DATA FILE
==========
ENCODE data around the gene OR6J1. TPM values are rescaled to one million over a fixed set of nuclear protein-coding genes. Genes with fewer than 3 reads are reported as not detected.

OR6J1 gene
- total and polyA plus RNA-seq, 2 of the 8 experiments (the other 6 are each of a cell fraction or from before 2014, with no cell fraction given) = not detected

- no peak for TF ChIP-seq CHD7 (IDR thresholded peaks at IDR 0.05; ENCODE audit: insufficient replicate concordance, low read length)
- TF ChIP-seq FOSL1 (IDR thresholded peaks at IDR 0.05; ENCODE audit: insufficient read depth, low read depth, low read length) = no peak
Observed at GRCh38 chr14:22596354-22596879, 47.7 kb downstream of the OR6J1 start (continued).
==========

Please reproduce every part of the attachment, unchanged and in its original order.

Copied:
ENCODE data around the gene OR6J1. TPM values are rescaled to one million over a fixed set of nuclear protein-coding genes. Genes with fewer than 3 reads are reported as not detected.

OR6J1 gene
- total and polyA plus RNA-seq, 2 of the 8 experiments (the other 6 are each of a cell fraction or from before 2014, with no cell fraction given) = not detected

- no peak for TF ChIP-seq CHD7 (IDR thresholded peaks at IDR 0.05; ENCODE audit: insufficient replicate concordance, low read length)
- TF ChIP-seq FOSL1 (IDR thresholded peaks at IDR 0.05; ENCODE audit: insufficient read depth, low read depth, low read length) = no peak
Observed at GRCh38 chr14:22596354-22596879, 47.7 kb downstream of the OR6J1 start (continued).